In a case closely watched on both sides of the border, the Federal Court of Canada (the trial level) has invalidated Calgon Corporation's patent for its water treatment process, on the basis of anticipation by prior public disclosure. However, in contrast with the parallel litigation in the United States, the Court stated that a patent cannot be anticipated by an "inherent disclosure," but only by an "enabling disclosure."
The patent described and claimed a method for treating the parasite Cryptosporidium ("Crypto") by irradiation with UV light at a lower-than-normal intensity. The inventors described the invention as being based on the discovery that one does not have to kill the organism, but only make it incapable of reproducing. The court based its result on prior public disclosures that drinking water been treated with UV light within the claimed range coupled with test results and other disclosures that this would likely have been effective to treat Crypto. However, one disclosure which was not enabling was "Trout Lake", in which the only disclosure was that contaminated water had been treated by UV within the claimed range but there was no disclosure at the time that this would have been effective against Crypto. In contrast, a similar disclosure was considered an anticipation by the American court.
The court compared a recent American decision involving the same patent (Wedeco UV Technologies, Inc v. Calgon Carbon Corporation U.S. Dist. LEXIS 48657), which found the patent invalid by "inherent anticipation," on the basis of only a partial record of the evidence before the Canadian court. According to this test, a patent may be "inherently" anticipated by a prior art disclosure that omits an element of the claimed invention, if the missing element is necessarily or inherently present and the missing element is the "natural result" flowing from application of the reference.
In contrast, the law in Canada is that a patent is anticipated only by a prior enabling disclosure of the invention. A prior use, even if public, would only anticipate a patent if it also disclosed sufficient information to enable others to practice the invention. It is not necessary that the prior disclosure has taught how the invention works, but it must have been such that a person following the disclosed process would have automatically infringed the patent. Perhaps the Calgon patent would have been valid if the prior disclosures had only disclosed use of the claimed UV intensity, but not that this would treat Crypto contamination: a person following such a teaching would not necessarily have used the treatment to treat Crypto, since there would not have been any teaching to do so.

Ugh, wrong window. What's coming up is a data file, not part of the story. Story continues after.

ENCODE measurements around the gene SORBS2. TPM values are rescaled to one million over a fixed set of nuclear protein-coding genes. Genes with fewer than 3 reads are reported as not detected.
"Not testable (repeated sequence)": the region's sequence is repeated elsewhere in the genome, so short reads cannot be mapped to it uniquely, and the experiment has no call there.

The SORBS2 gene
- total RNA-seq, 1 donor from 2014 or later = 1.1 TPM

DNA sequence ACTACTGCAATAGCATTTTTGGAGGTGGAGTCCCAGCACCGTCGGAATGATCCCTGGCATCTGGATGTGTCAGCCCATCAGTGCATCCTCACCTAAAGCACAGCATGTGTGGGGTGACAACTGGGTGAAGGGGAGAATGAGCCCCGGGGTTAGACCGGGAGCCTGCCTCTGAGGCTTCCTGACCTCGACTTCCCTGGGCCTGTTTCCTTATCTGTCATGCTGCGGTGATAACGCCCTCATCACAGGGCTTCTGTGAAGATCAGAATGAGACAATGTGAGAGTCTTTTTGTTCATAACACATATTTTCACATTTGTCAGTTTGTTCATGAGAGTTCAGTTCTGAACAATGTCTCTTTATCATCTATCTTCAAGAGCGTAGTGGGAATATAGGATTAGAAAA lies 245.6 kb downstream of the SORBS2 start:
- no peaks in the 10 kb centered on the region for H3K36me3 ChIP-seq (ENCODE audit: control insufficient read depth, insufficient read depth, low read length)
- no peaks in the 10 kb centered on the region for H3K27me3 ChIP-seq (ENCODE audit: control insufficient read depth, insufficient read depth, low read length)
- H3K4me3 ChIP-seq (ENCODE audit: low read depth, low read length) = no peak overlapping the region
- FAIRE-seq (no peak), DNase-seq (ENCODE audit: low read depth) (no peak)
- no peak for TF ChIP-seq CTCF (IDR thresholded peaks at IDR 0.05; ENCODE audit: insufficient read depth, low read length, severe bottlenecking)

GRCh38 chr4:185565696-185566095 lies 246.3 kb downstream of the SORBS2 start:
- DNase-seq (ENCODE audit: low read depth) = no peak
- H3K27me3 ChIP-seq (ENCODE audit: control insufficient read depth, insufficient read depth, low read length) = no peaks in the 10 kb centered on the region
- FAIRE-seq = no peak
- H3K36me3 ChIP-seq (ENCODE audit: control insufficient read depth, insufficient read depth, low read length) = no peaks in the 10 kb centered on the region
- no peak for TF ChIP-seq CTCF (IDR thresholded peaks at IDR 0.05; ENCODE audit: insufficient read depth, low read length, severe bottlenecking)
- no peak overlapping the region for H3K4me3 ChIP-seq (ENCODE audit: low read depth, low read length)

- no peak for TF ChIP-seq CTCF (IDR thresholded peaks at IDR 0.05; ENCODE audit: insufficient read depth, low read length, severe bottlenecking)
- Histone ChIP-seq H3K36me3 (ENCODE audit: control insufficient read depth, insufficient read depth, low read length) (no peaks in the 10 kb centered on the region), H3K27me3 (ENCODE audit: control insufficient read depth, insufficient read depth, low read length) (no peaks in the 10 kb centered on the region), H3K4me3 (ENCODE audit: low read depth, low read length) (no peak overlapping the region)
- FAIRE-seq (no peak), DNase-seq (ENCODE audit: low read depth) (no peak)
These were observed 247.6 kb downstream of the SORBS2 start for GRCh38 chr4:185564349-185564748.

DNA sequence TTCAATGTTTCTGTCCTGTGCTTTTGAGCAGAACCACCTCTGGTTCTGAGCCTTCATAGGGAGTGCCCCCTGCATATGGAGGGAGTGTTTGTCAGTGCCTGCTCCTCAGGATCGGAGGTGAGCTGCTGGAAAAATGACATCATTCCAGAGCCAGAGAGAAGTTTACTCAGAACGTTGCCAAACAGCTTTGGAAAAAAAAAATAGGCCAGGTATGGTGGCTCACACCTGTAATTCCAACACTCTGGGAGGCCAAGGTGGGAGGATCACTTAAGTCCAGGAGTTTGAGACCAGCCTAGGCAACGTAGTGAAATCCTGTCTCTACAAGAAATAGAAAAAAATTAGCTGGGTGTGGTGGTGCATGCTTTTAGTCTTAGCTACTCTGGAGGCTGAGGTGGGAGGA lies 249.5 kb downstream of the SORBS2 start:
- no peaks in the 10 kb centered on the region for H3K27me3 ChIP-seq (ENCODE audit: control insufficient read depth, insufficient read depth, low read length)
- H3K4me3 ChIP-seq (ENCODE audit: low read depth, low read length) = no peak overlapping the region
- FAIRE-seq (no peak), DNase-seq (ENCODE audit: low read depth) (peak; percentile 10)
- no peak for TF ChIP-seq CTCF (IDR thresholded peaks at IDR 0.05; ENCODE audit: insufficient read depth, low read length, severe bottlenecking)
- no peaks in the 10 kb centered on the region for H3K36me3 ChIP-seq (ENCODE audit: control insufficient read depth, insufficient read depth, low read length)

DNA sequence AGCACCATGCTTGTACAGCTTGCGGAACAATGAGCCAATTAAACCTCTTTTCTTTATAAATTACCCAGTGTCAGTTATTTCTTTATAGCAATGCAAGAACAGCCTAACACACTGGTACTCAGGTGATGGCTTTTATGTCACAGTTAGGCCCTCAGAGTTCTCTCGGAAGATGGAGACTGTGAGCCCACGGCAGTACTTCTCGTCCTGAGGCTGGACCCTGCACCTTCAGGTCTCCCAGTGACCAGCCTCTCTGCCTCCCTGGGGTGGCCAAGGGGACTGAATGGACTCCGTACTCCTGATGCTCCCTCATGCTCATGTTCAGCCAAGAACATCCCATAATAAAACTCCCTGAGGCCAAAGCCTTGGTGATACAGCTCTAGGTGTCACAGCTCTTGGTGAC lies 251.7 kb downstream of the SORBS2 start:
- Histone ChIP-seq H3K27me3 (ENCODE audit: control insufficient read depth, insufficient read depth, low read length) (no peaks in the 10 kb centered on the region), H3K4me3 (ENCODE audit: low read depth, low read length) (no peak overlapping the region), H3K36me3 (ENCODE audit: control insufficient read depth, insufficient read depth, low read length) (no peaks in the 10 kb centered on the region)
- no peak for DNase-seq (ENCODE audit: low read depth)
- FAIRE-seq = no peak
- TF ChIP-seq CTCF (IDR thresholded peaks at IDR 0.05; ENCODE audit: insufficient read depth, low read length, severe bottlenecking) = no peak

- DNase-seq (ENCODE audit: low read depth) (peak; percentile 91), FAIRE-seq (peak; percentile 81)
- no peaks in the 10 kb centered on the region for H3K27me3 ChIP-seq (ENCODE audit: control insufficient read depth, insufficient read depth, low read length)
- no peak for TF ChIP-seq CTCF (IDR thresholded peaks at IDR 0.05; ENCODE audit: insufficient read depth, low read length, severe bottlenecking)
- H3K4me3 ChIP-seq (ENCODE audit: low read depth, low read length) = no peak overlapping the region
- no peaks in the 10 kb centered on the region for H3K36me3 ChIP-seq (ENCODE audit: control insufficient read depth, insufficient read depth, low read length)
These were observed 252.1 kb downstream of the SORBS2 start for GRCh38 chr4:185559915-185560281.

The absence of an "inherent anticipation" test in Canada makes it potentially more difficult to invalidate a patent, but at the same time worthwhile to seek patent protection for an invention that might be considered anticipated in the United States.
The court noted a gap between infringement and anticipation: disclosure of prior use without disclosure of the "relevant facts" might not anticipate a patent even though the same use could infringe the patent after the patent issues. A person who had been previously treating water with the claimed method, but without making any disclosure that Crypto was being treated, could in principle infringe the patent after it issues. Canada offers a limited "safe harbor" in s. 56 of the Patent Act, but this may not cover prior users of processes.
The decision is Calgon Carbon Corporation v. North Bay (City) 2006 FC 1373.
To discuss this topic further, please feel free to contact the author Adrian Zahl (firstname.lastname@example.org) at Ridout & Maybee LLP (www.ridoutmaybee.com), Toronto, Canada.
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